Can Tho is a small town and the moment we arrived, the sister of my aunt’s friend already asked us for dinner. During meal, she introduced us to one of her distant nephew and he promised a tour of the Cai Rang market the following morning. We were picked up at the hotel by the river early in the morning on a very small boat. Dinky as it was, the motor spurted up and off we went against the current of the Hau river for one hour to Cai Rang market. I’m used to see the trucking industry in the US with their massive warehouses, I thought Cai Rang floating market was for show, but there was quite a bit of haggling going on among the sellers and buyers and the competition was fierce.
Sellers hoist their fruits on tall poles so people can see the good. Engines are down so people can hear and bargain. I listened to some lively disgruntle banter. It was all good because it wasn’t for tourists ears!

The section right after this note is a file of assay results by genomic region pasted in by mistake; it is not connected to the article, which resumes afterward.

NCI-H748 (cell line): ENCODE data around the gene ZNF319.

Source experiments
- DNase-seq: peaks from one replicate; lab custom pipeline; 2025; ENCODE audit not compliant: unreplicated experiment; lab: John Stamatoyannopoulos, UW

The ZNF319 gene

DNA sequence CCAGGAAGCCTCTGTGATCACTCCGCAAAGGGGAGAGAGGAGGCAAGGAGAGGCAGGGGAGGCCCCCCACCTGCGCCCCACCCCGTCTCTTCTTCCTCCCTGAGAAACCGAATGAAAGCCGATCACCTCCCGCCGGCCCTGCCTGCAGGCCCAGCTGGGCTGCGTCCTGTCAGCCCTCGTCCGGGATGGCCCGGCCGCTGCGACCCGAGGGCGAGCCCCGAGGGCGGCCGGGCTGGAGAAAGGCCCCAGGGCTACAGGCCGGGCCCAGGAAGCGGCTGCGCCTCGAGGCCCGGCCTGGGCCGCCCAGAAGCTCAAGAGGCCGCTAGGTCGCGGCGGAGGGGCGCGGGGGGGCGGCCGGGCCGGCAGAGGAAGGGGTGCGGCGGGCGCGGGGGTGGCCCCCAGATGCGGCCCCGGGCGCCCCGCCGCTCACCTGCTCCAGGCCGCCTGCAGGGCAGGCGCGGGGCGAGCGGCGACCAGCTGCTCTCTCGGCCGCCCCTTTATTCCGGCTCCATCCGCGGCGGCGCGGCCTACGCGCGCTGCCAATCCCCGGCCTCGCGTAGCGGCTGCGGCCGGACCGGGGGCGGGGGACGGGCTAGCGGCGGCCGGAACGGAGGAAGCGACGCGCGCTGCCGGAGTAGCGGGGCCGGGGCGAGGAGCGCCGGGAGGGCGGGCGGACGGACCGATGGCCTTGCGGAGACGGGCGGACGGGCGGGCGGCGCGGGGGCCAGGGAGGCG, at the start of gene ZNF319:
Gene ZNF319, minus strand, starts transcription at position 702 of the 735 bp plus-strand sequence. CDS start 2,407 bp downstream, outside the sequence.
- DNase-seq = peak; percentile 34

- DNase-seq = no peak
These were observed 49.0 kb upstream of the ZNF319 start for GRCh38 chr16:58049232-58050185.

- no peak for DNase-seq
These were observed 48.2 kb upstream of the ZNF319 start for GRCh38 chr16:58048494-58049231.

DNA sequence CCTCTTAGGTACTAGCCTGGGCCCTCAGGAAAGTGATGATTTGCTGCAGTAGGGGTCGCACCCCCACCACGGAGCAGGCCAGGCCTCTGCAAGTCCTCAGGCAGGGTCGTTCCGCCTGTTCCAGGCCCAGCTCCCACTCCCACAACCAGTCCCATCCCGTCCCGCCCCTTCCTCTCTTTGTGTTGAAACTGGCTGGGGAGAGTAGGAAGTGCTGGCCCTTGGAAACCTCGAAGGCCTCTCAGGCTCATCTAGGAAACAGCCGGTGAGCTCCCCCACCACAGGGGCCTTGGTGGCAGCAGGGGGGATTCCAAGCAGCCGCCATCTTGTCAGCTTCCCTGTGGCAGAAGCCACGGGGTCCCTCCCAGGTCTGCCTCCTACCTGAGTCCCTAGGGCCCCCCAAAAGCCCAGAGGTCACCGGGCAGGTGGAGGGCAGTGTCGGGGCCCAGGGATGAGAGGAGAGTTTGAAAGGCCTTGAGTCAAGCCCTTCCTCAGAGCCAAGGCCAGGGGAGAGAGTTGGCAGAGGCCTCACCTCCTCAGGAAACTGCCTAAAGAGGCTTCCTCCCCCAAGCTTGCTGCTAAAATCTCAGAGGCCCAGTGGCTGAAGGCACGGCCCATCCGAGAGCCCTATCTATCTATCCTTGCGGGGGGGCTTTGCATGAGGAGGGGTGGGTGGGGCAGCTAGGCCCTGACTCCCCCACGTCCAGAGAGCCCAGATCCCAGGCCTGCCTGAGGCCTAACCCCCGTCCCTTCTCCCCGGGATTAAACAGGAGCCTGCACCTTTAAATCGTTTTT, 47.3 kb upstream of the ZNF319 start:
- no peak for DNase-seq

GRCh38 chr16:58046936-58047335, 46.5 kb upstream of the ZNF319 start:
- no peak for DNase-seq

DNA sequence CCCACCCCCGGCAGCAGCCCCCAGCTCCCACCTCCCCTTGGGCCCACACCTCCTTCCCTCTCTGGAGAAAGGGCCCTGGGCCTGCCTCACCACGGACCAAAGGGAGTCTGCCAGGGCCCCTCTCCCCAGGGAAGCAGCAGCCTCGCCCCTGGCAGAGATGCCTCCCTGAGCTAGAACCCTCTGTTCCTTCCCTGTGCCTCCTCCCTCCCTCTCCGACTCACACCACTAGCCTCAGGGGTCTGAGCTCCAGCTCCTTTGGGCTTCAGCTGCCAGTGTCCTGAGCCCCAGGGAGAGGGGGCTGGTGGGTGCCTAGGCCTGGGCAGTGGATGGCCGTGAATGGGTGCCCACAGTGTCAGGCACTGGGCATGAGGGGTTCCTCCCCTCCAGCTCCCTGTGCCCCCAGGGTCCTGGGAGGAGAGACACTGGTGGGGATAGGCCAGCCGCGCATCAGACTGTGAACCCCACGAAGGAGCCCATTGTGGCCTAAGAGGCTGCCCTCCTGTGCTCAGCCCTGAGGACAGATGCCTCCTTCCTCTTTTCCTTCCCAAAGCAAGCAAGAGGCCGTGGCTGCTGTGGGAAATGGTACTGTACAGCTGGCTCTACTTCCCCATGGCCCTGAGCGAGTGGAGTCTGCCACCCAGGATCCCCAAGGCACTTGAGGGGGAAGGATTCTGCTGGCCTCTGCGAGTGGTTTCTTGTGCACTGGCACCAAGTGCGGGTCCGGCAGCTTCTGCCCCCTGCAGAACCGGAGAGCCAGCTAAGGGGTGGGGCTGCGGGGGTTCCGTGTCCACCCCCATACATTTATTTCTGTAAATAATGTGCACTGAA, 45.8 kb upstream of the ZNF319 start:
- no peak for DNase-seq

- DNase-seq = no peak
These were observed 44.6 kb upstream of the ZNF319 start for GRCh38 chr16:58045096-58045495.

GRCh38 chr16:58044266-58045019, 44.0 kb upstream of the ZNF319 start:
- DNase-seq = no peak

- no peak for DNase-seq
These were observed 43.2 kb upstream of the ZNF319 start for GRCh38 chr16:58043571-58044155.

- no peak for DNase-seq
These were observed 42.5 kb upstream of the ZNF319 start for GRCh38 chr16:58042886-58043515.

I can have my fill of watermelons in the US, but fresh durian and mit to nu (special small and sweet jackfruit) is the specialty here.
We stopped next to a place that still made hu tieu noodle by hand. This noodle soup is a specialty of the delta region, just like Pho is the specialty of the north, and bun bo Hue is the specialty of the central Vietnam. Rice flour mixed with other flours are soaked overnight, briefly steamed over strung fabric, then laid out on a bamboo mats. They dry in the sun for the day then cut into noodle. It was already 90+ degree outside and inside was like a oven. The fuel to heat the stove comes from rice husks so at least the air was clean.
Living the US and working in an office building made me used to the neutral colors of black, gray, and white. On a good day, I would add a highlight of aqua or a touch of orange. My eyes were not accustomed to the bold geometrics patterns and bright colors everywhere in Vietnam. This lady is a sight to behold.